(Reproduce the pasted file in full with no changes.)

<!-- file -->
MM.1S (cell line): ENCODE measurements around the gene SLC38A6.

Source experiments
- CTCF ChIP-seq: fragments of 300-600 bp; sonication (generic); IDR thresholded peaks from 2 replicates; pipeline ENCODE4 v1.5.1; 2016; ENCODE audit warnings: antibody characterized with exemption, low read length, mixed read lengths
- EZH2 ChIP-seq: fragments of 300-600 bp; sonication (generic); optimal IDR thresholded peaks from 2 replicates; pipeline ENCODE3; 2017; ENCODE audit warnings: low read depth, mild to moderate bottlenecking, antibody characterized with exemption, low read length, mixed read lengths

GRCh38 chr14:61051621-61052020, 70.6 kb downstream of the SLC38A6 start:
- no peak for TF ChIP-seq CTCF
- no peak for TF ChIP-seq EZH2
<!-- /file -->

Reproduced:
MM.1S (cell line): ENCODE measurements around the gene SLC38A6.

Source experiments
- CTCF ChIP-seq: fragments of 300-600 bp; sonication (generic); IDR thresholded peaks from 2 replicates; pipeline ENCODE4 v1.5.1; 2016; ENCODE audit warnings: antibody characterized with exemption, low read length, mixed read lengths
- EZH2 ChIP-seq: fragments of 300-600 bp; sonication (generic); optimal IDR thresholded peaks from 2 replicates; pipeline ENCODE3; 2017; ENCODE audit warnings: low read depth, mild to moderate bottlenecking, antibody characterized with exemption, low read length, mixed read lengths

GRCh38 chr14:61051621-61052020, 70.6 kb downstream of the SLC38A6 start:
- no peak for TF ChIP-seq CTCF
- no peak for TF ChIP-seq EZH2